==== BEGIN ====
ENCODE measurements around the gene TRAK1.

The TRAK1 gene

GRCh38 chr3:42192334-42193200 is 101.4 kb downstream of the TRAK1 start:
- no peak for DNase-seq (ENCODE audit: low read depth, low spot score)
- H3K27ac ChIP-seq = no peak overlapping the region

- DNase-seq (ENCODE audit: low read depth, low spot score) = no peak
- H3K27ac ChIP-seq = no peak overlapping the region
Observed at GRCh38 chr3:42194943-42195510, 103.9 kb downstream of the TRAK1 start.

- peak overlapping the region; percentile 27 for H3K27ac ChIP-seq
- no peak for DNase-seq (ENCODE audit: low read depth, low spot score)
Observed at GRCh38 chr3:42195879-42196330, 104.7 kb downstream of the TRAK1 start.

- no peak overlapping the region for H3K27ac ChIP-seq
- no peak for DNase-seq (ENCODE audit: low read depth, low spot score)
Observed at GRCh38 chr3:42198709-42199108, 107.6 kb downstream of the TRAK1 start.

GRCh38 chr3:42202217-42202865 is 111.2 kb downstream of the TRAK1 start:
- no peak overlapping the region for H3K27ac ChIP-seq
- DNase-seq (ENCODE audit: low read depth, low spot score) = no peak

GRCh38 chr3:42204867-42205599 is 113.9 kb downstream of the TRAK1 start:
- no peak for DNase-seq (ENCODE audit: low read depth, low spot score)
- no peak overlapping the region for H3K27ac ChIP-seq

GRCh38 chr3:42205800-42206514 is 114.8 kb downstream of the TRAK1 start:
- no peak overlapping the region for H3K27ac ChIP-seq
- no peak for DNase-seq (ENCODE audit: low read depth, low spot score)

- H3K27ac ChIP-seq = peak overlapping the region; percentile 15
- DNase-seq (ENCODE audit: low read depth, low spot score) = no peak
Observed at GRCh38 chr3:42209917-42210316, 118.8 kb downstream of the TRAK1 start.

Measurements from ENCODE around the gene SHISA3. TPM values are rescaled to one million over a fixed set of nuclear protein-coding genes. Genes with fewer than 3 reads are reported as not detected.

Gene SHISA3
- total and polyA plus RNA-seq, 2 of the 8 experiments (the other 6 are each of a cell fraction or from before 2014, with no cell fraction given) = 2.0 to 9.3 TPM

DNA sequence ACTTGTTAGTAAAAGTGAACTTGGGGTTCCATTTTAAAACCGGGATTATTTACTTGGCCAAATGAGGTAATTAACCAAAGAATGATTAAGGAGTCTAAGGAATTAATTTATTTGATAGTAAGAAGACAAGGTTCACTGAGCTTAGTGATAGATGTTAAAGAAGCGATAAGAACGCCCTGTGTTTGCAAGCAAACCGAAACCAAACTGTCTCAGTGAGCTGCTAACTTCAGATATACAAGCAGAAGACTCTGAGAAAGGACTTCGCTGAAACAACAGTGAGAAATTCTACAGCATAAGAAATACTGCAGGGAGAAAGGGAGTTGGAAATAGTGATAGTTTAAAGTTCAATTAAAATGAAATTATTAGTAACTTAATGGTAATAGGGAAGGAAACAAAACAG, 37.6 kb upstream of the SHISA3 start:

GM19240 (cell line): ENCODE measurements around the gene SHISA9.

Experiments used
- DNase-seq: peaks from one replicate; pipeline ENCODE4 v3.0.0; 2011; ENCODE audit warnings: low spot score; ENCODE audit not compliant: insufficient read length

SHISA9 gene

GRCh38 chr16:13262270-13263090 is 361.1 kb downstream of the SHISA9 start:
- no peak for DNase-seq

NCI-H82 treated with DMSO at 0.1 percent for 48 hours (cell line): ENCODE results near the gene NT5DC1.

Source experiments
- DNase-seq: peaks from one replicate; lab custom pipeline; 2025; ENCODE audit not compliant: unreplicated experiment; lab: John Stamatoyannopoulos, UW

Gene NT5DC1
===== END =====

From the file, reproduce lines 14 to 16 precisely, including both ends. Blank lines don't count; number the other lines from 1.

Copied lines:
Observed at GRCh38 chr3:42198709-42199108, 107.6 kb downstream of the TRAK1 start.

GRCh38 chr3:42202217-42202865 is 111.2 kb downstream of the TRAK1 start:
- no peak overlapping the region for H3K27ac ChIP-seq